You call your character’s last name “Loving,” and the town in which the tragedy unfolds is “bliss.”  What made you choose these ironic names?

Both those names, Loving and Bliss, have a big place in Texas history. The cattleman Oliver Loving is a kind of folk hero in Texas, and Fort Bliss is a major army base in far West Texas, not so distant from the fictional town of Bliss I invented. To my ears, both those names are steeped in Texan lore, and that was a big part of why I chose them. As a reader, I’m always attracted to novels where an essentially realist story has dashes of fable or myth, something mysterious and larger than human drama at work. Given all the unanswerable questions about what happened to Oliver --and the long, unknowable way he has spent the last decade-- Oliver has become “a boy and also a legend” to the people of his hometown, and I wanted to choose names that also carried a kind of mythic echo.  But you are right that those names are also ironic, considering all the tragedy that has befallen both Oliver and his town. In many ways, this is a book about how the road to hell is paved with good intentions, and I liked the way the names “Bliss” and “Loving” reinforced that theme, suggesting a huge contrast between the hope implied by those words and the reality of the present-day situations. 

So much of this gorgeous novel is about family, and how our minds work—or do not work, and how we reach one another. I just loved it. Can you talk about this please?  And about how this differs from your earlier masterwork, the mystery of forgetting?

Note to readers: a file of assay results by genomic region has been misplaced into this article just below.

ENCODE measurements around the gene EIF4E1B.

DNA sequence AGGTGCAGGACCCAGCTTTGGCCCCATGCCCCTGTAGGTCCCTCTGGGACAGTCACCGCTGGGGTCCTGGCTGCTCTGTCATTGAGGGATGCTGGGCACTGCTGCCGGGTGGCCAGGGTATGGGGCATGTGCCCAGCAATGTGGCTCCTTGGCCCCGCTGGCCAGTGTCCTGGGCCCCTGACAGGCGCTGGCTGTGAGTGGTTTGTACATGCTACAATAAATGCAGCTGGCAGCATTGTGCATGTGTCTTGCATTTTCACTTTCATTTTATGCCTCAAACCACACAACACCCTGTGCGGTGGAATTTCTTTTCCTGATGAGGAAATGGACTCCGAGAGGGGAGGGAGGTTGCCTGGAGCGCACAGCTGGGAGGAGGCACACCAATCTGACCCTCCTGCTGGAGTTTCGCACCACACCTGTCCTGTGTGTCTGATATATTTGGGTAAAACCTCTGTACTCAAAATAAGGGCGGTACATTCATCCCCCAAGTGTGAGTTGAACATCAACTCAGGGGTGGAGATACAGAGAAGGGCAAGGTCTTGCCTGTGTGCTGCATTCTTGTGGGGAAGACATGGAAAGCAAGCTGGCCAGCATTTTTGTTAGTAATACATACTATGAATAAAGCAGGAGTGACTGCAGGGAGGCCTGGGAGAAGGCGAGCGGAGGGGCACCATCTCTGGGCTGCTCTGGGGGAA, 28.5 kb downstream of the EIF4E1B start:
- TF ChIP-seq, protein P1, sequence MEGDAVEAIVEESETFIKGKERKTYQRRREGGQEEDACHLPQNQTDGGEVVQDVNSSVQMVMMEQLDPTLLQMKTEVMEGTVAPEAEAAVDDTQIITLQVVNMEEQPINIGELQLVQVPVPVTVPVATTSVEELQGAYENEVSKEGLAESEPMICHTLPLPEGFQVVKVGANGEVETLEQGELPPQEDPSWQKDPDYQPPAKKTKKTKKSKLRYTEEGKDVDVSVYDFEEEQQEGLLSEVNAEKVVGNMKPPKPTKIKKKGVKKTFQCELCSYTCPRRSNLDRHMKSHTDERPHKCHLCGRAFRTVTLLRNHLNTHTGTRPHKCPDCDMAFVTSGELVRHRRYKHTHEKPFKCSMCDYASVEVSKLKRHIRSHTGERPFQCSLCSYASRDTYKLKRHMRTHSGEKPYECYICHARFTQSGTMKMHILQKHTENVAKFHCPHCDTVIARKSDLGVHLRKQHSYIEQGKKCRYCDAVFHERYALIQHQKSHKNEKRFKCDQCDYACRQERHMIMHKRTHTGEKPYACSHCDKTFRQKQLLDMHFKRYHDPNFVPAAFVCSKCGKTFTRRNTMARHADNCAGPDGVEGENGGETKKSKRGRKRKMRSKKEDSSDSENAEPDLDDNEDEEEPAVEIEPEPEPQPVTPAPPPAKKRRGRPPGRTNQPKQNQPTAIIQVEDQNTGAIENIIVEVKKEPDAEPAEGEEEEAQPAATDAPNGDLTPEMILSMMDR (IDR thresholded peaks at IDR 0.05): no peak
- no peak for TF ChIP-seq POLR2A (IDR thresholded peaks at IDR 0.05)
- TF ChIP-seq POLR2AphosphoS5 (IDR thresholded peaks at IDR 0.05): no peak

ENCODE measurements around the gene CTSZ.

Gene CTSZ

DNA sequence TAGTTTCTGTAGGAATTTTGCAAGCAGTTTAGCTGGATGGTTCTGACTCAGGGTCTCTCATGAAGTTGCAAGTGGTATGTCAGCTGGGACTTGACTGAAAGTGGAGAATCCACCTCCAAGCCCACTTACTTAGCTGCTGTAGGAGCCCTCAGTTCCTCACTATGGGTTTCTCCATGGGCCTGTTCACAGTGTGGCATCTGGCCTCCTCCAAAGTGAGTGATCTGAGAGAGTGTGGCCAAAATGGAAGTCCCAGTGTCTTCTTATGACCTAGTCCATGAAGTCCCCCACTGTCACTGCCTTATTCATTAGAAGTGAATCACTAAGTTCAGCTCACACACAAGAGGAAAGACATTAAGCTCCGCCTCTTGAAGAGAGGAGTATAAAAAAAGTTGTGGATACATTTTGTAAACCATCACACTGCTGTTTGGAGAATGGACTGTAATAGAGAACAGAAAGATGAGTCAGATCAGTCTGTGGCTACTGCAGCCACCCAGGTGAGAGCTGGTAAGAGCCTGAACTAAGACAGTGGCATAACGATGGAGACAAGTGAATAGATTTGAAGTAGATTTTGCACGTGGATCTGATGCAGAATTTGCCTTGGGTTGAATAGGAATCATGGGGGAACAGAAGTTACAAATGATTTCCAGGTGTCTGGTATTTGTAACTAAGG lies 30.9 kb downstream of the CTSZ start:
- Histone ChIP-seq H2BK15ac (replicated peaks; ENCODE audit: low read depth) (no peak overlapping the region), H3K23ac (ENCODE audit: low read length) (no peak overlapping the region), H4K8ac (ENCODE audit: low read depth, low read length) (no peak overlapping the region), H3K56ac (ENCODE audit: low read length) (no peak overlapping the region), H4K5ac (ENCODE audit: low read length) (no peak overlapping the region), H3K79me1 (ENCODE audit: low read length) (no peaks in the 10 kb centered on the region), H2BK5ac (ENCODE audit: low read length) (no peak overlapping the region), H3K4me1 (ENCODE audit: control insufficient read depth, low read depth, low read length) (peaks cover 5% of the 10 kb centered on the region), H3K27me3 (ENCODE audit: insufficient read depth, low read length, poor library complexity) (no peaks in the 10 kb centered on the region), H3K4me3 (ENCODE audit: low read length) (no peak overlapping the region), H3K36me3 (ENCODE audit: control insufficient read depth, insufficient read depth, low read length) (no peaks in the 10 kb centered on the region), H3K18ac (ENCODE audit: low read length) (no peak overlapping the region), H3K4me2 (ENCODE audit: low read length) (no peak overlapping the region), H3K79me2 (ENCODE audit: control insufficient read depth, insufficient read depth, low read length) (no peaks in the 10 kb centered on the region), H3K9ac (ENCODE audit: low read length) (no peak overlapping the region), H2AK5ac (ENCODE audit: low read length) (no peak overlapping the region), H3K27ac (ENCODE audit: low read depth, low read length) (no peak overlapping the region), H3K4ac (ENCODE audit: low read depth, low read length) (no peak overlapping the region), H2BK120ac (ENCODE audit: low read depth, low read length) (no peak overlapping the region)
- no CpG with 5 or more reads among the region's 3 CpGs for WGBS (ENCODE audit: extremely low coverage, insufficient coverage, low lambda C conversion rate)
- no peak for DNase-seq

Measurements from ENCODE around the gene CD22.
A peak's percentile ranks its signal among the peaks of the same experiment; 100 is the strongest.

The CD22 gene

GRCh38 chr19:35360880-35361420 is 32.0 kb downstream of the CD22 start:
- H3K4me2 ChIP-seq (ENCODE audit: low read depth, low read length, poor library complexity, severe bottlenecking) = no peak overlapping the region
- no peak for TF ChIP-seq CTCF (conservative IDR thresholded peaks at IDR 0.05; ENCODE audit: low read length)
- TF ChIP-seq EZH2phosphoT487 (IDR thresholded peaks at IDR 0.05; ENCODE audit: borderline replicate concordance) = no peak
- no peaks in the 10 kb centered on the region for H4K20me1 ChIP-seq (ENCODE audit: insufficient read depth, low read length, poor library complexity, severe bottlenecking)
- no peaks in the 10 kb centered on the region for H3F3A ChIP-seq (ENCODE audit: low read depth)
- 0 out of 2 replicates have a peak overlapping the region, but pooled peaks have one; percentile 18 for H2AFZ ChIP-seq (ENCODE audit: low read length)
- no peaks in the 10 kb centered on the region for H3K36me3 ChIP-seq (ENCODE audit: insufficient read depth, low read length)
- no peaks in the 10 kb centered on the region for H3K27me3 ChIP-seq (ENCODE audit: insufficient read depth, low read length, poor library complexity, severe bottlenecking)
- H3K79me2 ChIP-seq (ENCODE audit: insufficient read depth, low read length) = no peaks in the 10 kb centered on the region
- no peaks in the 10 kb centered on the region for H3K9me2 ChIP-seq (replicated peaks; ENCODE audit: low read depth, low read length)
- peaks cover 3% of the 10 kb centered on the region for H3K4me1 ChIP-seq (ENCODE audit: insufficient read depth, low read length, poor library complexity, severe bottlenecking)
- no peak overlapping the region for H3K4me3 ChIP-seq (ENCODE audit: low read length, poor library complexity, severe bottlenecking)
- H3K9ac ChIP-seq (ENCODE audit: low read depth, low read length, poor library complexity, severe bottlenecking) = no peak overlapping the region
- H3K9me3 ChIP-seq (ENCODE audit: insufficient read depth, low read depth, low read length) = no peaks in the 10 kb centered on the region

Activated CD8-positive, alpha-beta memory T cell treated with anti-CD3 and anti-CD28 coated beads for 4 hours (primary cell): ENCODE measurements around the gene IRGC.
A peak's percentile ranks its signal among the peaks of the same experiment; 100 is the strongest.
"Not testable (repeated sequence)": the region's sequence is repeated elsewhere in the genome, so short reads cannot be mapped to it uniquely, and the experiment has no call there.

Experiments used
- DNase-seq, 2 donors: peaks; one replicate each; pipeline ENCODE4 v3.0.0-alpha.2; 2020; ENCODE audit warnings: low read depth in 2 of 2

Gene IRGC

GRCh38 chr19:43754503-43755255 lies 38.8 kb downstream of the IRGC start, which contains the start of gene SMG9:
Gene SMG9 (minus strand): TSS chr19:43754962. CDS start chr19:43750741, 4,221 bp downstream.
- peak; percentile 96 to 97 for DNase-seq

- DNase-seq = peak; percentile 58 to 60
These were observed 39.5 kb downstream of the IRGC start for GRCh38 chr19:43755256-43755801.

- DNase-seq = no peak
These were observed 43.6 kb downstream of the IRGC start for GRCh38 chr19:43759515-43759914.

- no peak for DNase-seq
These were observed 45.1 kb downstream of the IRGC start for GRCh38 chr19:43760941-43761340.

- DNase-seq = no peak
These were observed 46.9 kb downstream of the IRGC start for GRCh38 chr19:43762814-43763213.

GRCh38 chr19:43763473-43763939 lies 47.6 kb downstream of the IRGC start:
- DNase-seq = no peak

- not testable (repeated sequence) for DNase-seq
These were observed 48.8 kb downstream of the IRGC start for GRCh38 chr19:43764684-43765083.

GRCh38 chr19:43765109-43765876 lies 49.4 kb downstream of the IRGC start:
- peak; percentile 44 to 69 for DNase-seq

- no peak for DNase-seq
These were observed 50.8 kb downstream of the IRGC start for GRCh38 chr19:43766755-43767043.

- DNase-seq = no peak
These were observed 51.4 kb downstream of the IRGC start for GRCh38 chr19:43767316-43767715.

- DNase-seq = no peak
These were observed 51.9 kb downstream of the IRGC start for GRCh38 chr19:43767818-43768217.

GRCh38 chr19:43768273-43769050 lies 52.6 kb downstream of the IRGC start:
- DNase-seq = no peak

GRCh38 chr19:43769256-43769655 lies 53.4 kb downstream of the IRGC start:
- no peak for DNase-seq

Almost all of my stories have an impenetrable or unknowable space at their hearts. In the case of The Story of Forgetting, it was the aphasiac mind of a person in late-stage Alzheimer’s; in The Storm at the Door, it was a grandparent who died years before I was born; in Oliver Loving, it’s a persistent vegetative state. In all three cases, the novels are largely about the stories that families create to make sense of those places where our ability to understand breaks down.  There are a lot of reasons why this dilemma appeals to me, but I know that one of my major motives has to do with my own feelings about the purpose of fiction. As literary fiction continues to wane from the public conversation, it feels important to me that we writers try to make a case for the necessity of invented stories. I’m always interested in thinking about what fiction can do that no other art form can, and the greatest power of fiction, to my mind, is its unique ability to enter the interior experience of minds other than your own. And that is a major reason that I’m attracted to these minds that exist in a space beyond our knowing: it is perhaps only through an imaginative literary act that you can throw some light into those dark and unseeable places.

How were you changed in writing this novel?